Thursday, October 30, 2014

Drugs and robbery

I love taking words/setting I'm given for 5 Word Wednesday and going a different direction with it. My friend Kelli suggested a Robin Hood theme, and instead of going with bandits in the woods, I went more with a "people in need, taking from people who have it" type of twist. What do you think?


Zak leaned out the window and pointed. The hospital across the street rose floors above the apartment building they were in. “The fire escape there,” he said. “That’s your plan C.”
Macy nodded.  Dana peered around them, scanning the street.
Zak pointed at another building. “Dana, you stake out at that abandoned laundry mat. It should be mostly empty.”
Dana’s face scrunched up, as if she couldn’t imagine spending more than a minute in such squalor. Macy bit back a grin. Dana used to think the wrong side of the tracks was a mall without a Pottery Barn.
Zak turned and faced Macy again, his gaze sweeping over her face, reading her emotions as if they were painted in words on her forehead. “What?"
She glanced at the hospital. “I can’t help feeling that this makes me a bad person.”
“Not a bad person, a brigand, Mace.”
“A criminal, Zak.”
“Definitions nowadays are loosely defined. Don’t be so persnickety.”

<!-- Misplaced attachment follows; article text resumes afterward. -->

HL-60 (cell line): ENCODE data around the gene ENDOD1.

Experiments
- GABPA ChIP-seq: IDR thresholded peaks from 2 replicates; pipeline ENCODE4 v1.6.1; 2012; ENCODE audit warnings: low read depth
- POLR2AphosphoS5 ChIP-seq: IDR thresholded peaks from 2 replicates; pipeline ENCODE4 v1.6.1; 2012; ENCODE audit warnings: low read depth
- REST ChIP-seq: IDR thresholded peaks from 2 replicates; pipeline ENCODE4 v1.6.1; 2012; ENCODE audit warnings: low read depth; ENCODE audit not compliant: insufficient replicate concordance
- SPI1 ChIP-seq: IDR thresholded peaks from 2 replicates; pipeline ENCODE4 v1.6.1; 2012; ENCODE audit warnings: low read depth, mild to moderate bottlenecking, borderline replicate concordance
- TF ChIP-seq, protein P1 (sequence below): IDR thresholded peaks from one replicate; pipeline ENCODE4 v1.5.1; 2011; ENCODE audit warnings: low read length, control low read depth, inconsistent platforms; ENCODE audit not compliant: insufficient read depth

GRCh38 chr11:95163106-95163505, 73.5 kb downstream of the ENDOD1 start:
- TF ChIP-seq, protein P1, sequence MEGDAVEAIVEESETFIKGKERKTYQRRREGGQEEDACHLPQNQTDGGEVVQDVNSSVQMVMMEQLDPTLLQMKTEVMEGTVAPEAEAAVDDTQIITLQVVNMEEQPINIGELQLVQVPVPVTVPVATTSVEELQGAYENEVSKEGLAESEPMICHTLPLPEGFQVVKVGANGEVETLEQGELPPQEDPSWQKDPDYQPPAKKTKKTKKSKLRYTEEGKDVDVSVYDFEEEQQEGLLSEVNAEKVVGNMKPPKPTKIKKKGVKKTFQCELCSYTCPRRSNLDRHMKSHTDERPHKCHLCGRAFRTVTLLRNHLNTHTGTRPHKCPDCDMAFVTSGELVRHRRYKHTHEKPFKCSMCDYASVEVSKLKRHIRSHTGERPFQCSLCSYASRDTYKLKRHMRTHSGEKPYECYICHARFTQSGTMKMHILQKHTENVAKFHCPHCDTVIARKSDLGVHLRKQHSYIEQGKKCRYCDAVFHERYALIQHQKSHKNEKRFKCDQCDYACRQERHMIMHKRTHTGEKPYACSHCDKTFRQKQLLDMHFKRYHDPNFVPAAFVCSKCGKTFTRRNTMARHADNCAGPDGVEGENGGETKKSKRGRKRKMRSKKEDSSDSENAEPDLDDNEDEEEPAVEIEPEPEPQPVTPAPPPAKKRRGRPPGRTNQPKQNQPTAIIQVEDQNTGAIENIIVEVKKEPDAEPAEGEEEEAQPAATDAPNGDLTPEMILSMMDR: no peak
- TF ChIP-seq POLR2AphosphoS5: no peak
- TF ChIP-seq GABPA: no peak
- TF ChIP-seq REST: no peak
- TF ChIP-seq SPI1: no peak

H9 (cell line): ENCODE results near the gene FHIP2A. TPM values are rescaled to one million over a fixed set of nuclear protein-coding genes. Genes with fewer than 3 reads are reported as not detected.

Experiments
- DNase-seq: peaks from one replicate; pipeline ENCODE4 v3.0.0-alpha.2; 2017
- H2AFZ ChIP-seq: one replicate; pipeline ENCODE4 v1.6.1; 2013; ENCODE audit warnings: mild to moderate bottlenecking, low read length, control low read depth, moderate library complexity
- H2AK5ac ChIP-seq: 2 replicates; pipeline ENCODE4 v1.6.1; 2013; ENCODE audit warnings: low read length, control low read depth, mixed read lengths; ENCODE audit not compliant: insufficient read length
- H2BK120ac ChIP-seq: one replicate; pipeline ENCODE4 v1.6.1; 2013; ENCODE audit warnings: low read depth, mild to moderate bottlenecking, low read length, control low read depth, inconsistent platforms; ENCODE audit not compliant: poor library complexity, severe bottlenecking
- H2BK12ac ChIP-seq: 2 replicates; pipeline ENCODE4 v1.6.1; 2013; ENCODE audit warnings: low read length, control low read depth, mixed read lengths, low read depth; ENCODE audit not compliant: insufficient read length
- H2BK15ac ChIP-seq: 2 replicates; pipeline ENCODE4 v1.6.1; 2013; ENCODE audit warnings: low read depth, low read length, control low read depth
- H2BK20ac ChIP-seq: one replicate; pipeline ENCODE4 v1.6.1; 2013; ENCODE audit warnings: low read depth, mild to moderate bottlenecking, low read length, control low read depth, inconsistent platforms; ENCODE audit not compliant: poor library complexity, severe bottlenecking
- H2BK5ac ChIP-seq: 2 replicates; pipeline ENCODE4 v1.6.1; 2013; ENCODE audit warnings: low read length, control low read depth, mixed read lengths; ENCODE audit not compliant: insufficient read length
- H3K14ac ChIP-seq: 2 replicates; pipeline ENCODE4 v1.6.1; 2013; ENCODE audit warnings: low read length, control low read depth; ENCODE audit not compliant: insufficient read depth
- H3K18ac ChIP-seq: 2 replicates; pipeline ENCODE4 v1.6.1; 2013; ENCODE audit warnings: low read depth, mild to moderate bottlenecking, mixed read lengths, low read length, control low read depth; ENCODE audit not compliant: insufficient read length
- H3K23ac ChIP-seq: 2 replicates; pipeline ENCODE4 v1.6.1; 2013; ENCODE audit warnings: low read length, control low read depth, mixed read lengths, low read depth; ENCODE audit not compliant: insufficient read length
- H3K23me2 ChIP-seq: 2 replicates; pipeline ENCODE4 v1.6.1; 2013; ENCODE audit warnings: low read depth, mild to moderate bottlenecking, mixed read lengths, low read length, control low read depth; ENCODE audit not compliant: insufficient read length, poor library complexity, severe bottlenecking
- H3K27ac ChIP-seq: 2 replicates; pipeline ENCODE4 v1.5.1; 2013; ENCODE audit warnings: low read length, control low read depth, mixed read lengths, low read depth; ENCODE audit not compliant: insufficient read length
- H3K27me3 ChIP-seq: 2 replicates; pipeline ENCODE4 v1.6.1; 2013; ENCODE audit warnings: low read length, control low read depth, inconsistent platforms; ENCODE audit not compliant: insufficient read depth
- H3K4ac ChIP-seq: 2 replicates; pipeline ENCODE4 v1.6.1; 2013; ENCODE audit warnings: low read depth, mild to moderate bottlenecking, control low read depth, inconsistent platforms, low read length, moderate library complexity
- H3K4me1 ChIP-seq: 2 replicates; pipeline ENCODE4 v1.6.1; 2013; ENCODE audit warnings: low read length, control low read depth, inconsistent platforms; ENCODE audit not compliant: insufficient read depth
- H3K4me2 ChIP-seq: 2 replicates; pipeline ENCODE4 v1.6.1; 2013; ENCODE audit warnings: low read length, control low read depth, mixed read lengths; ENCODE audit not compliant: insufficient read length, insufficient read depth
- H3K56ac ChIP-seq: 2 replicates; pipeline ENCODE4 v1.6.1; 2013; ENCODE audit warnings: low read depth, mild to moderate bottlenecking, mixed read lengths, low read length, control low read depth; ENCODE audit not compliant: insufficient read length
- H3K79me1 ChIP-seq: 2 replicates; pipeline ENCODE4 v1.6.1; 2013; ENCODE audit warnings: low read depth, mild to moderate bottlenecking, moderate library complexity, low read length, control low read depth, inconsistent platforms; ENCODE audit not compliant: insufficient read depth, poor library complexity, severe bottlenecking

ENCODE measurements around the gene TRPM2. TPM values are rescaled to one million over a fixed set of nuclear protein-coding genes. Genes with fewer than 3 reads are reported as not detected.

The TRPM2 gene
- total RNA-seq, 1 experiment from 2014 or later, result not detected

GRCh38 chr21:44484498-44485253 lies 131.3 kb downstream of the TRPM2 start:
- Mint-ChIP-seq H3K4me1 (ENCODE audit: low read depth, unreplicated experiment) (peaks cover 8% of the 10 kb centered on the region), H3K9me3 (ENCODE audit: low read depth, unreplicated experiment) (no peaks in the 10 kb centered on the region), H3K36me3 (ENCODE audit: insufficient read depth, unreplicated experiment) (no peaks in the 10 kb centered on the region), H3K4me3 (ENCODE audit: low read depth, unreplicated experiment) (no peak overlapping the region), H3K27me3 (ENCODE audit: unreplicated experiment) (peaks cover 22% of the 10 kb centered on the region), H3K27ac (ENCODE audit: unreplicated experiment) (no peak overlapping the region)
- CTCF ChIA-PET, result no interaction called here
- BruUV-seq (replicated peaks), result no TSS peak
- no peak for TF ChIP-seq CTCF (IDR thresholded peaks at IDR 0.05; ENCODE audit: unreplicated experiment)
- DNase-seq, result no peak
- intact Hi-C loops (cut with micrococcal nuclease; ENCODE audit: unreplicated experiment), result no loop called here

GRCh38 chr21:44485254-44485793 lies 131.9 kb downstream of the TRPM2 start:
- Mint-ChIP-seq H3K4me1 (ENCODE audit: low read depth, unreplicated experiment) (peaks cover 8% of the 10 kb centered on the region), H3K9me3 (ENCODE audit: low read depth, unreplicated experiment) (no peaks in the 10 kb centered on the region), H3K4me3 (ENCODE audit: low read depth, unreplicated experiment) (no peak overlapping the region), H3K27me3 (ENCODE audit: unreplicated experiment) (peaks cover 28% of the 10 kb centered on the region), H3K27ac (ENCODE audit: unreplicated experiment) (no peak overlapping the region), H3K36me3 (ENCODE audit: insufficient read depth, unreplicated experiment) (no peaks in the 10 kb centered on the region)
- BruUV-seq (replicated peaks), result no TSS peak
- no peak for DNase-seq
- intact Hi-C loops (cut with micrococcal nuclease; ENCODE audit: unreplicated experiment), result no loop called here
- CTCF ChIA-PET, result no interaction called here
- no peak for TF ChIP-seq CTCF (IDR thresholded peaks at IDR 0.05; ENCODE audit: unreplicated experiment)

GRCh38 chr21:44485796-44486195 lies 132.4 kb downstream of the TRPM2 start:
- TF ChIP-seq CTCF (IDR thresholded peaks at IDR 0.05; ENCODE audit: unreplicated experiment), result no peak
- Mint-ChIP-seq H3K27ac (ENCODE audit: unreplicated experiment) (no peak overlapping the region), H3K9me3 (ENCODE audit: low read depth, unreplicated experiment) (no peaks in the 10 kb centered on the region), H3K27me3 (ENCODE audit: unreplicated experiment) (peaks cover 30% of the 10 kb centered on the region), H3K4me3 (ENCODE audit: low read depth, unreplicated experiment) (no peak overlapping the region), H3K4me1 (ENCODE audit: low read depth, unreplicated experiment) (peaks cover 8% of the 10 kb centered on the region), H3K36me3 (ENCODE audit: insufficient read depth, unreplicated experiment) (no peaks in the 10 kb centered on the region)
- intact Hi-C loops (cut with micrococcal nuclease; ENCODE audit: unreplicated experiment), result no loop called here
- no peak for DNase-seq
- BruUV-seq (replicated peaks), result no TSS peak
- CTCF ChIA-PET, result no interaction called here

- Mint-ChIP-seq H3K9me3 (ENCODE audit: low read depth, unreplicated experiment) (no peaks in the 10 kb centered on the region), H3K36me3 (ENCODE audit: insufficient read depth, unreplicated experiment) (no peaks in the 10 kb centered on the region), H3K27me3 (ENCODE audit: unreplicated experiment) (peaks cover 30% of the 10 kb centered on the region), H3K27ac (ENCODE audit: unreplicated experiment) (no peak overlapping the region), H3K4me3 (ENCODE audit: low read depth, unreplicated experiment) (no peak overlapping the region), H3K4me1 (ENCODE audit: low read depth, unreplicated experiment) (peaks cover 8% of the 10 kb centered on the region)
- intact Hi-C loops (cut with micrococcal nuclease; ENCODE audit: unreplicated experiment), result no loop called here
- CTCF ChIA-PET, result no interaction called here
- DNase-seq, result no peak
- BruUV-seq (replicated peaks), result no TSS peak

Macy scoffed. “Right, because breaking into a government hospital is just how I thought I’d spend a May evening my senior year of high school.”
Zak pierced her with his gaze, his green eyes snapping. “People are dying from hunger and lack of antibiotics, Mace.” 
She bit her tongue, holding back the retort she wanted to fling in his face. Why did he always have to call her out in front of other people? Macy waited until Dana walked to the other side of the room.
Zak spoke before she could. “We’re going in, and get what we need.”
His voice was even, as if he’d received some divination about the success of what they were doing. Which was robbing. A government hospital. Macy had been in middle school when the planes rained down bombs on the US and the economy tanked. Rebuilding had happened, but slowly, and the gap between the poor and the rich grew so wide that ‘middle class’ was considered an archaic term. Zak was right. People were dying. Selling out their daughters and wives to afford penicillin. Macy’s own brother had died from strep throat.
Zak stood and handed her the pistol, glancing at her hand which rested on the swell of her stomach. Zak’s eyes softened. “We’re doing it for him, Mace.”
She swallowed past the lump in her throat. Tomorrow was not something she took for granted anymore. It’s why they’d gotten married, and been thrilled when life first blossomed inside of her. She smiled. “It could be a her.”
Zak grinned. “Our little goldfish is a boy.” He bent and pressed a kiss to her lips. Then handed her the pistol. “Ready?”

Wednesday, October 29, 2014

Christmas in October! (I'm just like Walmart!)


Got some absolutely crazy words and setting suggestions today. Hope to make stories from all of them, but here's the first!

*setting:retirement home

Gosh, this place was depressing.
Claire balled up the leftover plastic wrap and tossed it in the trashcan. Most of the snacks the Beta Club brought had been torn from their trays and now littered a dozen paper plates left on chairs. Mostly uneaten. She sighed and blew a stray bang out of her face. The turnout had been ok -  13 students, mostly juniors looking for a college app booster. By all accounts it was a success. Retirement homes were just depressing.